that the decision rendered being a simple money
judgment and not a mortgage foreclosure judgment,
the distinction in its execution is decisive. that is,
whereas in mortgage foreclosure the judgment should
conform to the requirement, embodied in Section 2,
Rule 68of the Rules of Court, that the order of payment
be made into the court "within a period not less than
ninety (90) days, x x x and in default of such payment,
the property mortgaged be sold to realize" the
indebtedness, in a simple money judgment, upon
satisfaction of part (in the instant case his 1/3 share) of
the joint obligation, the mortgaged properties should
be released from such mortgage contract.

The decision which the petitioner describes as

a simple money judgment orders the defendants
Vincent Dayrit, Leonila T. Sumbilloand Reynaldo
Angeles to pay the plaintiff the sum of P147,434, and in
default of such payment, the properties put up in
collateralshall be sold. In foreclosure sale in accordance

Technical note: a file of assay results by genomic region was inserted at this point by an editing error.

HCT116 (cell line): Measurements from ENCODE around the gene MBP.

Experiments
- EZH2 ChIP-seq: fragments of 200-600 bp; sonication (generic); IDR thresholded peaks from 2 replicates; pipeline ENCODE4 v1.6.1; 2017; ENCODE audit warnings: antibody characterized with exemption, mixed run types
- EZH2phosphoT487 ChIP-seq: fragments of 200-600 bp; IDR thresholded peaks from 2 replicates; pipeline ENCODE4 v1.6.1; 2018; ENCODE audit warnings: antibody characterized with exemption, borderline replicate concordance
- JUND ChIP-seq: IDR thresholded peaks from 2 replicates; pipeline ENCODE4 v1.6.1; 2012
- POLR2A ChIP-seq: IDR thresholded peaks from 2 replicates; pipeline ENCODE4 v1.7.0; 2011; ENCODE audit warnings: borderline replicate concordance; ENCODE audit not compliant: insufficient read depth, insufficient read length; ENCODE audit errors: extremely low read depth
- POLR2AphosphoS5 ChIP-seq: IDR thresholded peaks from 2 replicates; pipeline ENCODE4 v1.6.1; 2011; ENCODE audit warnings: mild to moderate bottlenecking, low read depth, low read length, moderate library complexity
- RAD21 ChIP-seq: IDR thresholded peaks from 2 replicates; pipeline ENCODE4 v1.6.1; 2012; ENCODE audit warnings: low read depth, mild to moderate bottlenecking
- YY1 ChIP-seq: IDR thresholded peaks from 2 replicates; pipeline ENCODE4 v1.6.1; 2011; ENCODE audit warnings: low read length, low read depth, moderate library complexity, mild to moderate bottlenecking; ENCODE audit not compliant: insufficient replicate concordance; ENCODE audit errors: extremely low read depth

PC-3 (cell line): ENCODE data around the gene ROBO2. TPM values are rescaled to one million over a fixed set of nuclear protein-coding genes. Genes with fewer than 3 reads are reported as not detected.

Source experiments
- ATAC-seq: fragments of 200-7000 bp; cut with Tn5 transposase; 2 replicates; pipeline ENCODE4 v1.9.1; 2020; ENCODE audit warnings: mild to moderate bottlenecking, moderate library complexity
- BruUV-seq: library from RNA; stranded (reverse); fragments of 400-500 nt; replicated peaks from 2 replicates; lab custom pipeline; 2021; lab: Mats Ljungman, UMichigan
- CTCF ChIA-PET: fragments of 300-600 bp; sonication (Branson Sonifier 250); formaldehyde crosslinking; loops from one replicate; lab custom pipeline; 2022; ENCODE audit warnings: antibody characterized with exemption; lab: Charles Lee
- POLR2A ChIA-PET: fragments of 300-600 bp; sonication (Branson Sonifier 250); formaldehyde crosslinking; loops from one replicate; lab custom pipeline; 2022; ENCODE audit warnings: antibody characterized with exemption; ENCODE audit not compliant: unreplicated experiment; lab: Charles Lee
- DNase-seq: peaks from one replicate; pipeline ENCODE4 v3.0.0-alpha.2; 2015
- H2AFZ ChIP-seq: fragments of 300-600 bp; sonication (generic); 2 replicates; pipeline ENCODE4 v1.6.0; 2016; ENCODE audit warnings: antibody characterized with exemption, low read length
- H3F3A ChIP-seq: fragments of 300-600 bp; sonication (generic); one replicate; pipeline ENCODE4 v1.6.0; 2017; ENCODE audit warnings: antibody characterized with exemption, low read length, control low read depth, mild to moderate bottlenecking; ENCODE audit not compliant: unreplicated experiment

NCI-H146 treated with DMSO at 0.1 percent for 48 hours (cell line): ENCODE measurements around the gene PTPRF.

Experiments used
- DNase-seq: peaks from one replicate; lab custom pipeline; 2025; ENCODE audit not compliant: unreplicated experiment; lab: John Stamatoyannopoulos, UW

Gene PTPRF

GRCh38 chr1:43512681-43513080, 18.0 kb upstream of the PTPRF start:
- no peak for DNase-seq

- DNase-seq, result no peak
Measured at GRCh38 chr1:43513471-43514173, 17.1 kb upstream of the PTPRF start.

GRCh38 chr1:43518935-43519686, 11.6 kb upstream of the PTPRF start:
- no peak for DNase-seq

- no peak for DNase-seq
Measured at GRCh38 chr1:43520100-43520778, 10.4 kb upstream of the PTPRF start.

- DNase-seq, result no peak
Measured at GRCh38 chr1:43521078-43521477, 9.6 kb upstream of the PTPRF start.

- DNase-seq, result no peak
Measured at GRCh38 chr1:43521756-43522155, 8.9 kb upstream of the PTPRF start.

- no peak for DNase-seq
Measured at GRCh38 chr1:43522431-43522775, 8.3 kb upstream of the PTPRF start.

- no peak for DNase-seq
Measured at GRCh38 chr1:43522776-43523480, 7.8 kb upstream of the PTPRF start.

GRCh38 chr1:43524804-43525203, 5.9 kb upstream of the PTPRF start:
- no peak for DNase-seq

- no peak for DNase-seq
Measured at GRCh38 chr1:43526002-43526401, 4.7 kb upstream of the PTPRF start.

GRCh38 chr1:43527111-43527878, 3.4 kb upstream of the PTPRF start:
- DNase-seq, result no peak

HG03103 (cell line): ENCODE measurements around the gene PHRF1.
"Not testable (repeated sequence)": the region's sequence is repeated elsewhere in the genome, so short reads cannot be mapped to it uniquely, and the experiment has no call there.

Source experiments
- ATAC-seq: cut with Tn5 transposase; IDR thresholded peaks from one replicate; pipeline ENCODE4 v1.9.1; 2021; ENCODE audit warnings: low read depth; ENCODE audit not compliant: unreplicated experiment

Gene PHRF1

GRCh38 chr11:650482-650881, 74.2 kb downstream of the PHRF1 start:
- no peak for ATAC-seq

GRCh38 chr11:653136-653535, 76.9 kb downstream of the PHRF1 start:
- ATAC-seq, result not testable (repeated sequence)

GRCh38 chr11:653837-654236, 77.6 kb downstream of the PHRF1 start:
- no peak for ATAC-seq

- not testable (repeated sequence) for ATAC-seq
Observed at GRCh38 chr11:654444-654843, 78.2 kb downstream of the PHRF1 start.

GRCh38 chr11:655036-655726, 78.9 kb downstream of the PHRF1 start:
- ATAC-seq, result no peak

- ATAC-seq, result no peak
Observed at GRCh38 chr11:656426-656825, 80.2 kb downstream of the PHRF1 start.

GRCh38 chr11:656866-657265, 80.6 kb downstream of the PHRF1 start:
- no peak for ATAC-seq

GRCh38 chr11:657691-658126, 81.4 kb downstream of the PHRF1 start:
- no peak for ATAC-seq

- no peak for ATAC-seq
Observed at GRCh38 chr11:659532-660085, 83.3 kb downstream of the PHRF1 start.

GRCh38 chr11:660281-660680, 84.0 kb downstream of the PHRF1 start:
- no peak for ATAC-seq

with law, the proceeds to be applied in payment of the
amount due to the plaintiff from the defendants as
claimed in the complaint. While it is true that the
obligation is merely joint and each of the defendants is
obliged to pay only his/her 1/3 share of the joint
obligation, the undisputed fact remains that the intent
and purpose of the Loan and Mortgage Agreement was
to secure, inter alia, die entire loan of P150,000 that
the respondent Mobil extended to die defendants. The
court below found that the defendants had violated the
Loan and Mortgage Agreement, they having paid but
one installment. The undisputed fact also remains that
the petitioner alone benefited from the proceeds of the
loan of P150,000, the said amount havingbeen paid
directly to the Bank of the Philippines to bail out the
same properties from a mortgage that was about to be
foreclosed. In effect, Mobil merely stepped into the
shoes of the Bank of the Philippines.

Petitioner: the dispositive portion of the